How to Determine the Best-Fit Plan with Supply Chain Optimization

The use of optimization in supply chain management is widespread, just not in supply planning.  Regular use of optimization occurs in inventory management and demand forecasting. “Best-fit straight line” is one of the most common uses of optimization. With this method, you enter or pull into Excel (or your favorite statistics software) a set of “x values” (the independent value e.g. the number of cars in a train) and a set of “y values” (dependent value e.g. the fuel cost for each train), click a few buttons and you get a “best-fit” straight line – a slope (b1), a y-intercept (b0), a measure of goodness, and a straight line drawn through your scatter plot.

By |2019-04-13T23:09:19-04:00November 7th, 2017|Supply Chain Optimization|0 Comments

Using Descriptive Analytics to Improve Supply Chain Visibility for Variability, Velocity, Volume, and Variety.

In this guest blog series titled: “Memoirs of a Black Belt,” Stephen Boyd a Lean Six Sigma Black Belt and 30-year supply chain veteran, shares his insights on achieving higher levels of performance using data from existing systems. All opinions expressed in guest authors may not reflect Arkieva’s view on the subject.

By |2019-04-13T23:09:20-04:00September 25th, 2017|Memoirs of a Black Belt, Supply Chain|3 Comments

What Role Will Artificial Intelligence Play in Supply Chain Management?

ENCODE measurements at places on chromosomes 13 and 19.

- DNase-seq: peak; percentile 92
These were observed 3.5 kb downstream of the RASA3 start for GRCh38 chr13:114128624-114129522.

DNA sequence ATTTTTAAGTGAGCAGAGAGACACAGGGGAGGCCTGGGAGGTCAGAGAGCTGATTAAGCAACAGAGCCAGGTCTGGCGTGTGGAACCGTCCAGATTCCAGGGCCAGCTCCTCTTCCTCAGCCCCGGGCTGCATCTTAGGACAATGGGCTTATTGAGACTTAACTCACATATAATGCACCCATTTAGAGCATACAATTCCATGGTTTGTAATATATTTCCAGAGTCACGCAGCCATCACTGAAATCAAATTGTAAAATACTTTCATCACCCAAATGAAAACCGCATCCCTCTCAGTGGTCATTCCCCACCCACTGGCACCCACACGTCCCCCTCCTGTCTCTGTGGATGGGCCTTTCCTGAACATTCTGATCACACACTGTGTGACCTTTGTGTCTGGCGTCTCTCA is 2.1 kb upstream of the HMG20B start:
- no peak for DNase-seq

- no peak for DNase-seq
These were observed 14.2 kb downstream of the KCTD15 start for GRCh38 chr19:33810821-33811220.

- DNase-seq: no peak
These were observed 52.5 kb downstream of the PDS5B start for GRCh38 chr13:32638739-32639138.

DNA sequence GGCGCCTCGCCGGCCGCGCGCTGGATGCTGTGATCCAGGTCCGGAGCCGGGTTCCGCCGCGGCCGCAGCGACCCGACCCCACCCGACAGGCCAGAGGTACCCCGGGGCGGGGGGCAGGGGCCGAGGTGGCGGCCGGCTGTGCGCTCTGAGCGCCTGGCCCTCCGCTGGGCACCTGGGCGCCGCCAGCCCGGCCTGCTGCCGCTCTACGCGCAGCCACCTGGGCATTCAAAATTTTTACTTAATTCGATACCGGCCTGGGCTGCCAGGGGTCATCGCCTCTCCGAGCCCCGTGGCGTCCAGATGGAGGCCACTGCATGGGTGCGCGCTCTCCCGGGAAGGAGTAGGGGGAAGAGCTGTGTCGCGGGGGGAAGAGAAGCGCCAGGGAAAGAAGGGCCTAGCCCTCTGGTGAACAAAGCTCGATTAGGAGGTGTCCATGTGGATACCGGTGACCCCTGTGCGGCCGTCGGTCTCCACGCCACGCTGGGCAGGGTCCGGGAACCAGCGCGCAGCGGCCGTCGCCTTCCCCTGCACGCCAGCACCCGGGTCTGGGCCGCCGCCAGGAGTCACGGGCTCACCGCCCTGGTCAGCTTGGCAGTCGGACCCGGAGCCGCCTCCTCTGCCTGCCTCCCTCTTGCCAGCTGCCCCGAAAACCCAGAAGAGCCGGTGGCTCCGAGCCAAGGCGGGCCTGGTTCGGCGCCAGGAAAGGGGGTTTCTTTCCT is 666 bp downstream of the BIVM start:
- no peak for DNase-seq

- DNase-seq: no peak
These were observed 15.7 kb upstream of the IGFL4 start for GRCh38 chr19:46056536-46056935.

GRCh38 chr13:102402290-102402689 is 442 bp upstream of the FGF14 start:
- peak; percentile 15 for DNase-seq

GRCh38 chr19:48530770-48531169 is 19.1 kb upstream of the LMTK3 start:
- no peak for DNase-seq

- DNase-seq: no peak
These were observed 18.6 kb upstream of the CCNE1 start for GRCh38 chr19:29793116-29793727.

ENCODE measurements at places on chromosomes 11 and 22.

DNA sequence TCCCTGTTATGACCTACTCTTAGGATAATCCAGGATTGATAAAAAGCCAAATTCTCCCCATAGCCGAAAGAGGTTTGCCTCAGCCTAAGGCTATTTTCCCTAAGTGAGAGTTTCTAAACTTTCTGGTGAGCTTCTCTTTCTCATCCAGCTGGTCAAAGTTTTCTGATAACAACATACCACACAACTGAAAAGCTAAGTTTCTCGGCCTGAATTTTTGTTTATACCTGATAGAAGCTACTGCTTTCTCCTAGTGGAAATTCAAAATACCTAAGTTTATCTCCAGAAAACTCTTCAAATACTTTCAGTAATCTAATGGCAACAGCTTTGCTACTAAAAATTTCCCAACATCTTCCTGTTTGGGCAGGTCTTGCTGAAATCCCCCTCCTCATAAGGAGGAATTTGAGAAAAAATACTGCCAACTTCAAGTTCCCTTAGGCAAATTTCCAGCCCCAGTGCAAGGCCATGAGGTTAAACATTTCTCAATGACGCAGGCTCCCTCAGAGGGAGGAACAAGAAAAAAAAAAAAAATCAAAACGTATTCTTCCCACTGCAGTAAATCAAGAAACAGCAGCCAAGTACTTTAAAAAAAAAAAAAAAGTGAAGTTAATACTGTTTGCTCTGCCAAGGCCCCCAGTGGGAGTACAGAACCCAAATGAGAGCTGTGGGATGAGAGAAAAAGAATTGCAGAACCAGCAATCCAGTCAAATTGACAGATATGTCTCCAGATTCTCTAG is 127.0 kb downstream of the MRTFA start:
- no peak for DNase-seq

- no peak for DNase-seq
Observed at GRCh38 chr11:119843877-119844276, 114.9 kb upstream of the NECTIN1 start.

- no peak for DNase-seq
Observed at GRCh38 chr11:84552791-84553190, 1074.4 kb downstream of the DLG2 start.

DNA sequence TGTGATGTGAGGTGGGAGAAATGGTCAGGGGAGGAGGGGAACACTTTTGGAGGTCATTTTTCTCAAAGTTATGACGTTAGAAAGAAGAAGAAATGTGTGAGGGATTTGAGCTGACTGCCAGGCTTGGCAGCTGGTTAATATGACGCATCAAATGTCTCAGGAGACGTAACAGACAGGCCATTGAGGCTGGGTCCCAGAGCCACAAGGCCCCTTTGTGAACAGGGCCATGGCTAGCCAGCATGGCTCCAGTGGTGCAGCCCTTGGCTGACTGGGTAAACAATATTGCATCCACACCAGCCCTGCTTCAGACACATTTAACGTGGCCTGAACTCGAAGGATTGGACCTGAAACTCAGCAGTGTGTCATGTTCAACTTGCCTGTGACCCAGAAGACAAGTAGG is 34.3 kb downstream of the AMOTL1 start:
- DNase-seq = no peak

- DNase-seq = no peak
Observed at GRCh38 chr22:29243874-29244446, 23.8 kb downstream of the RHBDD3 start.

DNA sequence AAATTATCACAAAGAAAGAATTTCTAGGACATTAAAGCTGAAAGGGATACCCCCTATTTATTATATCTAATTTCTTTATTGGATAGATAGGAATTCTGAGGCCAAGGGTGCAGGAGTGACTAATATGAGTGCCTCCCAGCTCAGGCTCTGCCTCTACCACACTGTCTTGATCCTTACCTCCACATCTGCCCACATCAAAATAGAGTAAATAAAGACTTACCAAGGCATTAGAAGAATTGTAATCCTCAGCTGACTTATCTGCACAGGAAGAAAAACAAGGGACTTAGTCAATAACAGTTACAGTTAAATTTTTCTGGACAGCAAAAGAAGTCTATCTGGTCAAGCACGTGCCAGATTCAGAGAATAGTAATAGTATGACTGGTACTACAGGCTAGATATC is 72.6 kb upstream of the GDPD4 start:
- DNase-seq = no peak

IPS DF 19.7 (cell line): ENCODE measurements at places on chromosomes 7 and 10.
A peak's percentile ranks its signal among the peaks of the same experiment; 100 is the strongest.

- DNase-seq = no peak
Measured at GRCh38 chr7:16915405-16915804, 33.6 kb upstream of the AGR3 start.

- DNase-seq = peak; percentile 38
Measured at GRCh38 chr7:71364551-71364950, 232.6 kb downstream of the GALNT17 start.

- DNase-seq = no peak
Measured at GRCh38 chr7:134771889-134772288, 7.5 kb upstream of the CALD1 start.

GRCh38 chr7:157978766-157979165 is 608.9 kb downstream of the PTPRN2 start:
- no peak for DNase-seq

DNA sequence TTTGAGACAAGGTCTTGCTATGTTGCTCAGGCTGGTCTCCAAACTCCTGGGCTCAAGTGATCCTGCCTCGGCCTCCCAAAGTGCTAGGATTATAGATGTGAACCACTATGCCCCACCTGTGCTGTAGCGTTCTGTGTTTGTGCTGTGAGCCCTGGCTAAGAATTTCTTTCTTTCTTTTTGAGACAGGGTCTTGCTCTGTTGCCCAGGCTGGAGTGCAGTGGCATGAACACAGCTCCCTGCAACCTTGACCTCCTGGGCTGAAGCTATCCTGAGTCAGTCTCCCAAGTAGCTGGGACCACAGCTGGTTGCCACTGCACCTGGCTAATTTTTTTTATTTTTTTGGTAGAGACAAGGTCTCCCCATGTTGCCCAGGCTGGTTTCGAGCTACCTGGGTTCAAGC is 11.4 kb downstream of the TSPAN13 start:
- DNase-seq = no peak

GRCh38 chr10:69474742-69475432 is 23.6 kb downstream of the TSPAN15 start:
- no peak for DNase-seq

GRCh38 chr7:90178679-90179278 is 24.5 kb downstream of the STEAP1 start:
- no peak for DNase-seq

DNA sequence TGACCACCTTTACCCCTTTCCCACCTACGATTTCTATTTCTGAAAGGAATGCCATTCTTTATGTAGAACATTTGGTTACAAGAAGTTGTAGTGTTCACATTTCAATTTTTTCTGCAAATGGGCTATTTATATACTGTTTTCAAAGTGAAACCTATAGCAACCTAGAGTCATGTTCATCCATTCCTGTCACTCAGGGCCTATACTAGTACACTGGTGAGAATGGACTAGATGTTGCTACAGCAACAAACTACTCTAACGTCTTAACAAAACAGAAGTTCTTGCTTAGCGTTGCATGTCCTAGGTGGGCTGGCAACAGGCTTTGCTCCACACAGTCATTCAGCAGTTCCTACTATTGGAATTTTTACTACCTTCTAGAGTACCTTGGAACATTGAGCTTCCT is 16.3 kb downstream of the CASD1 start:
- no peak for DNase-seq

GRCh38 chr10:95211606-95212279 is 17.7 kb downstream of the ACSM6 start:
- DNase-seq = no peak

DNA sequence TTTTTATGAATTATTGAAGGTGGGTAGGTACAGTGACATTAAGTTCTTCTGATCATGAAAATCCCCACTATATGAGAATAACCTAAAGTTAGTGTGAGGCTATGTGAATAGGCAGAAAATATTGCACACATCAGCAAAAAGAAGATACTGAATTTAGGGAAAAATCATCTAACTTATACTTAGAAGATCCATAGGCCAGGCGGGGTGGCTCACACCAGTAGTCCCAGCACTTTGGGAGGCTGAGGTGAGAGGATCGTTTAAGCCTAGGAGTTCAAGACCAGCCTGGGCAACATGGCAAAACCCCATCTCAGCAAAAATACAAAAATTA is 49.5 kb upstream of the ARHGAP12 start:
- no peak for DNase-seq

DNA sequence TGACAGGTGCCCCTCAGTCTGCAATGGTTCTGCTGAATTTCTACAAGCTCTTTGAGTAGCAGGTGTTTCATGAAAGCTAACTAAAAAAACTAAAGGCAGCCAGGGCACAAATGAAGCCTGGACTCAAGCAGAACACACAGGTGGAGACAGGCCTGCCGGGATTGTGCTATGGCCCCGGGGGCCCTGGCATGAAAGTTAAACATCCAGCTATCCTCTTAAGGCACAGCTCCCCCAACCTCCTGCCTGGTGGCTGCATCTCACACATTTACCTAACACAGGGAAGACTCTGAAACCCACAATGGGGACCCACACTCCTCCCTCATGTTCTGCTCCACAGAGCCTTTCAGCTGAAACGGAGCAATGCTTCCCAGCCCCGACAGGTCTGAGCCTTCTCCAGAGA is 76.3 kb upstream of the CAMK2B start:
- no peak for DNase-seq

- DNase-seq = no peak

Artificial Intelligence (AI) has been making its rounds in world news for the last few years. With considerable advancements in the field, the concept of AI has garnered its share of fans and critics alike. While many believe AI is the next step in the industrial revolution with its potential for complete automation and an

By |2019-04-13T23:09:20-04:00August 28th, 2017|News and Trends, Supply Chain|1 Comment

Optimization Puzzle: Who’s Guilty? Dormouse, March Hare or Mad Hatter?

In my role as the Director of Analytics, I enjoy working with the Arkieva team and our clients, in building optimization models which help organizations make intelligent decisions with regards to meeting demand, capacity allocation, inventory levels, factory schedules, forecasting, and cancer research. These models are built using a variety of mathematical methods including Boolean

By |2019-04-13T23:09:21-04:00August 16th, 2017|Supply Chain Optimization|0 Comments

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